And to me? That was a bad thing. Because I wanted "same." I wanted a daughter that was the same as all the other little babies. I wanted a daughter who would talk the same, walk the same, dream the same, and live the same as my mind demanded a little girl should.

But just as my story took an unexpected turn into this world of Down syndrome, my attitude and realization about the difference in all people changed dramatically.

If we were all the same, life would be boring. If we all thought the same, looked the same, loved the same, lived the same- the diverse nature of the world would instead become a Stepford wives freak show.

As Addison smiled her different smile my way, my heart lightened like it never has before. As her different medical needs pushed me to my breaking point, a stronger Deanna was put in the place of the previously weak one. As Addison struggled to learn in a different way, I was forced to put aside my tunnel vision of life and explore this different way with her. As Addison walked, talked, and demonstrated knowledge in her very unique, different ways- I rejoiced with more exuberance than I ever before thought possible as I learned how difference can bring so much appreciation for skills and processes I previously took for granted.

I often tell you (shout to you from the rooftops) that Addison is just like any other girl. And this is true up to a point. She loves to live life doing the things she wants to do. She loves to dress up in pretty clothes. She loves to steal toys from her brother. She loves to eat sweet foods. She loves to play with her dolls/stuffed animals. She is stubborn. She is sweet. She cries when she doesn't get her way, and she laughs hysterically when something strikes her as funny. She shows opinions, personality, and reasoning skills. She loves. She hates. She whines. She talks.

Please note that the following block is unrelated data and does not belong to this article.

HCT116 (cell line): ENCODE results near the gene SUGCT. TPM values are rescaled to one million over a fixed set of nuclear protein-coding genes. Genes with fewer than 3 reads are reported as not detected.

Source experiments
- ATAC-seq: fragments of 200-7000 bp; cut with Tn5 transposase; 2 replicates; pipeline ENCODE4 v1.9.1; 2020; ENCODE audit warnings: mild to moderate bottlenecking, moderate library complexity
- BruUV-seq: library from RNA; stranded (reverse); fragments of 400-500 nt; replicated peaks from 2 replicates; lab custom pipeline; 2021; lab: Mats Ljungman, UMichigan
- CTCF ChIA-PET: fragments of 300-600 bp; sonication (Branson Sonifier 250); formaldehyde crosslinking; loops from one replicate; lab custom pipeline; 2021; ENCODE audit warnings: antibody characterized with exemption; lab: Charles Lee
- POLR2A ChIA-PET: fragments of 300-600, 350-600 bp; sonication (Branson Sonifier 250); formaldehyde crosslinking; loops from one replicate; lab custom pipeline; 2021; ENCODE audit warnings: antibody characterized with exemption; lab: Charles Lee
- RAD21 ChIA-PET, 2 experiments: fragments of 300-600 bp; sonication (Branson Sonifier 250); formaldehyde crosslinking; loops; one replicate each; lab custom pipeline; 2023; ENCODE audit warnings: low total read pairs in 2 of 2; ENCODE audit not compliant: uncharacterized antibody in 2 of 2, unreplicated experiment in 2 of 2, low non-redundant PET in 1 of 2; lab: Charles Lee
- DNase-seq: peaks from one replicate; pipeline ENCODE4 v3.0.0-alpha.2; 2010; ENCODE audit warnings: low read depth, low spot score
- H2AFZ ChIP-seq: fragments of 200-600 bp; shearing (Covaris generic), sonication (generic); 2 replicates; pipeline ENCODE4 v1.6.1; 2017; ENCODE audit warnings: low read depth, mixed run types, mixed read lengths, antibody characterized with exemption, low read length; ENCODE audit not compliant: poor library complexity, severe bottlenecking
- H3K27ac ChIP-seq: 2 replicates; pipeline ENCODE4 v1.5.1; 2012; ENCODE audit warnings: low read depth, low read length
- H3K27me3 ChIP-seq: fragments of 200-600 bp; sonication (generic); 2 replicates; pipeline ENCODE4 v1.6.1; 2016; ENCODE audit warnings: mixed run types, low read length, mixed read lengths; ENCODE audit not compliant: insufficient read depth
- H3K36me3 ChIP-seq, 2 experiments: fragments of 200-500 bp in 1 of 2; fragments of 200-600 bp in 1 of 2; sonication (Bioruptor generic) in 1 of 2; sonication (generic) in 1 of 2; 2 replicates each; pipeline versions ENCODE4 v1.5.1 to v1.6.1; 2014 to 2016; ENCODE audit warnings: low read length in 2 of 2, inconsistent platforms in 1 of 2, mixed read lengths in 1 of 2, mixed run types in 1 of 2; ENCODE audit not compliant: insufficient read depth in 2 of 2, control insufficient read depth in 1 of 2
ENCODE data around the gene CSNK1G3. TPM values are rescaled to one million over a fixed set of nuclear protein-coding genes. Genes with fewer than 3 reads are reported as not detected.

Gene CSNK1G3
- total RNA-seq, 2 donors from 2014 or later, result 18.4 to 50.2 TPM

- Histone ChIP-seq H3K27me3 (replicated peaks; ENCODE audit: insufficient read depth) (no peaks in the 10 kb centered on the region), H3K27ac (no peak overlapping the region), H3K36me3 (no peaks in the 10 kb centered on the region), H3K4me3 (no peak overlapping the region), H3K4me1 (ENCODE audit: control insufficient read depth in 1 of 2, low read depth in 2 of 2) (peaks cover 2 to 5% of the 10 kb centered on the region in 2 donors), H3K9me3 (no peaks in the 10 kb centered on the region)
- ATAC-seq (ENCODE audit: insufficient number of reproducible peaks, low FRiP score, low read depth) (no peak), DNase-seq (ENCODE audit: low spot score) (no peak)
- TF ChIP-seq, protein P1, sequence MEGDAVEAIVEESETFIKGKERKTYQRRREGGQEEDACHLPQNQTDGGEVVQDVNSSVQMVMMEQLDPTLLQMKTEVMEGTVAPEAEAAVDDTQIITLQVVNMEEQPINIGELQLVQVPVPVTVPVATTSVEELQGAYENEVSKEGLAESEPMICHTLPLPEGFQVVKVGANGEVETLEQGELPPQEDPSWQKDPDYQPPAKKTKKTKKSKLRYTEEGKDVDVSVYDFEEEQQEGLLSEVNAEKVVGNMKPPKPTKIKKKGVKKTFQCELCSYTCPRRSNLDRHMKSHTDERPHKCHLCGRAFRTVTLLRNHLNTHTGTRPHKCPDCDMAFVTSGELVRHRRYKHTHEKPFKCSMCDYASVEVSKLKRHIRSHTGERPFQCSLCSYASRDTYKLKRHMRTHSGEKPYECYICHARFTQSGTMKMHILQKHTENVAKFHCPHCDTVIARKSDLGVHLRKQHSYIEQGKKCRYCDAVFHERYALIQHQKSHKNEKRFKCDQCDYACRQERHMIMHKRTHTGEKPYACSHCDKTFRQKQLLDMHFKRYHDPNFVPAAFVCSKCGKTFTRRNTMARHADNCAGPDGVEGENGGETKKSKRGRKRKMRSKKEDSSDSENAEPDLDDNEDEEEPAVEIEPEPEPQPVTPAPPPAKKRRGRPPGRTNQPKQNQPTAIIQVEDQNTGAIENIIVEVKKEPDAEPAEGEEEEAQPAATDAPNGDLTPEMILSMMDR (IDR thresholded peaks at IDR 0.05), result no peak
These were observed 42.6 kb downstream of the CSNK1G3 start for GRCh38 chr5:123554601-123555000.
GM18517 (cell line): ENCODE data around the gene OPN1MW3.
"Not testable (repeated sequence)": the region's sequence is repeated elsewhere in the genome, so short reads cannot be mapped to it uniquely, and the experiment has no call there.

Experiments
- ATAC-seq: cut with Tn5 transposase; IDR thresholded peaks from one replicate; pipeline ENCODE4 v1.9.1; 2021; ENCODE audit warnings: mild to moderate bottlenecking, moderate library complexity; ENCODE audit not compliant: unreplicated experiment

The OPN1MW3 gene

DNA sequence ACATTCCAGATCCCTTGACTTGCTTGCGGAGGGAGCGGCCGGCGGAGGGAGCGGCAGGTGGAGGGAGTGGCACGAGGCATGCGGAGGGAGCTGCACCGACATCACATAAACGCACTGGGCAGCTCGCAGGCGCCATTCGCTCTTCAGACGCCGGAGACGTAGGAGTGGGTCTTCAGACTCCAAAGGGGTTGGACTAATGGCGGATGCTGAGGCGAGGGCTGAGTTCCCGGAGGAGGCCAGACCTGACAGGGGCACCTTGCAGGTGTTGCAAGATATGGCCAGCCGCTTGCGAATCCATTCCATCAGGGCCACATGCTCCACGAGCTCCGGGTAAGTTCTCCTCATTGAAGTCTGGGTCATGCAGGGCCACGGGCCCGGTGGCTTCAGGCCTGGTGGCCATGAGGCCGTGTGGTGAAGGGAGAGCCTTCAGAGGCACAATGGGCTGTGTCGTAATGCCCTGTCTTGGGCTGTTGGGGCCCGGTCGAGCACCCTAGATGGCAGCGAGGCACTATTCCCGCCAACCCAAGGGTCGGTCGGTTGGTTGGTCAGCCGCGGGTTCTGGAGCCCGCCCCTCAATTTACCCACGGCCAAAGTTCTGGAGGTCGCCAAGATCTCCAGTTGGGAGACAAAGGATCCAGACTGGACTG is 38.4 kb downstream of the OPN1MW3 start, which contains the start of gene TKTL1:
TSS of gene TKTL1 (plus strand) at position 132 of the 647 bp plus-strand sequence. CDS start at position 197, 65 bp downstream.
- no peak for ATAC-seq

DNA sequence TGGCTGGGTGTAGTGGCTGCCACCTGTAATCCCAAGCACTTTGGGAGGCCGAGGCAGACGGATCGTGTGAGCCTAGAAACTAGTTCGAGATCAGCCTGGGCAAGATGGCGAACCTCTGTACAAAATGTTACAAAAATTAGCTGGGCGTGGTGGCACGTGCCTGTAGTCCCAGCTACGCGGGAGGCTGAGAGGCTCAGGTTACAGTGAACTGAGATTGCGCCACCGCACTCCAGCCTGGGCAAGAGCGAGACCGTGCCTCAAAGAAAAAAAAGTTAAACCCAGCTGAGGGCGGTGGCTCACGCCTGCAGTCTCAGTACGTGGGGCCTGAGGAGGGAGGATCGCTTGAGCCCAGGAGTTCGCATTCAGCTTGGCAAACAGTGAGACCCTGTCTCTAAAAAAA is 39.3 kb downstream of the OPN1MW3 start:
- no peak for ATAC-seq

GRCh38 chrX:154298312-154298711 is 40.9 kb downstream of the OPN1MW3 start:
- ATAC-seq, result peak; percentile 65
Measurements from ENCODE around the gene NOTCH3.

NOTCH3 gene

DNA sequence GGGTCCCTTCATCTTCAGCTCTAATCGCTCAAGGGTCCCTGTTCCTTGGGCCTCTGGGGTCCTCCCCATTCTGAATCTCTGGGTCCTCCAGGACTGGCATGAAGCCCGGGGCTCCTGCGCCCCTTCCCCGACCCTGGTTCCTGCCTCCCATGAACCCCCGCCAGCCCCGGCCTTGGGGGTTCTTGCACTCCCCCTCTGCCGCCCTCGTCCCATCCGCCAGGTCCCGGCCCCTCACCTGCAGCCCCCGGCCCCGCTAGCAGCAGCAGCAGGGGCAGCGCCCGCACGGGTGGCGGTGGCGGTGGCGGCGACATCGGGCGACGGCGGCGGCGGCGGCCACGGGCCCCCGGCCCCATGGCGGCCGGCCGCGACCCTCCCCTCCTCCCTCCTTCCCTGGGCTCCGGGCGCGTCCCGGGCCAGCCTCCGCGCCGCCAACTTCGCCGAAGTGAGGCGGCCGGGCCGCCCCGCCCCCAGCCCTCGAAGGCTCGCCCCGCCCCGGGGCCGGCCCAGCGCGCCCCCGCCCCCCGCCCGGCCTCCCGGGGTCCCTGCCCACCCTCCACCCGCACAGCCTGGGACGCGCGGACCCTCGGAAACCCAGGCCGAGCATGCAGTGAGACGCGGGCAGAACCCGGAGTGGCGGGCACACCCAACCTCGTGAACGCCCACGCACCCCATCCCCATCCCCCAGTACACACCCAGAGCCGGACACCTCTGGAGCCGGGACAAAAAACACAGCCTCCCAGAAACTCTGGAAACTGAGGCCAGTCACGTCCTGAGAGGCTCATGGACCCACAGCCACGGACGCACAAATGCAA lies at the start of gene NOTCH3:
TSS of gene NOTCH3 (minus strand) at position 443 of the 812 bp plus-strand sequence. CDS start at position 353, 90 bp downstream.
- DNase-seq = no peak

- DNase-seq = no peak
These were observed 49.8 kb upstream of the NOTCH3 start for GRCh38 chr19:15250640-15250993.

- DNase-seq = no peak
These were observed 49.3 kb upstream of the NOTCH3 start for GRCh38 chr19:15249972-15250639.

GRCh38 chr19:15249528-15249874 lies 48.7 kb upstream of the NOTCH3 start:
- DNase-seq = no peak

Addison is just as deeply dimensioned as any other little girl, which is why I often focus on the fact that she is JUST like any other child- deserving of the same love, compassion, and respect.

But in the same breath, I would be lying if I didn't also say that she is different.

I don't say that with shame, hurt, or sheepish disappointment.

I say that with pride.

Because she has taught me that it is OK to be different. It is wonderful. It is a new world full of amazing possibilities.

After three years of immersion? I am a proud new citizen of this country. I am a proud participant in celebrating difference. I am a happy mother to a perfectly different little girl.

Tomorrow is World Down Syndrome Day. Maybe you don't know anyone with Down syndrome in person. Maybe you don't know how to celebrate a holiday focusing on a syndrome that you only know through a cute little girl's smile on this blog.

I see it as a chance to celebrate difference. Not expecting the world to conform to our own ideals. Not turning away from those who don't communicate on our level. Not snubbing, judging, or laughing at difference.

But rather accepting it for what it is- a perfect variation on the theme of life.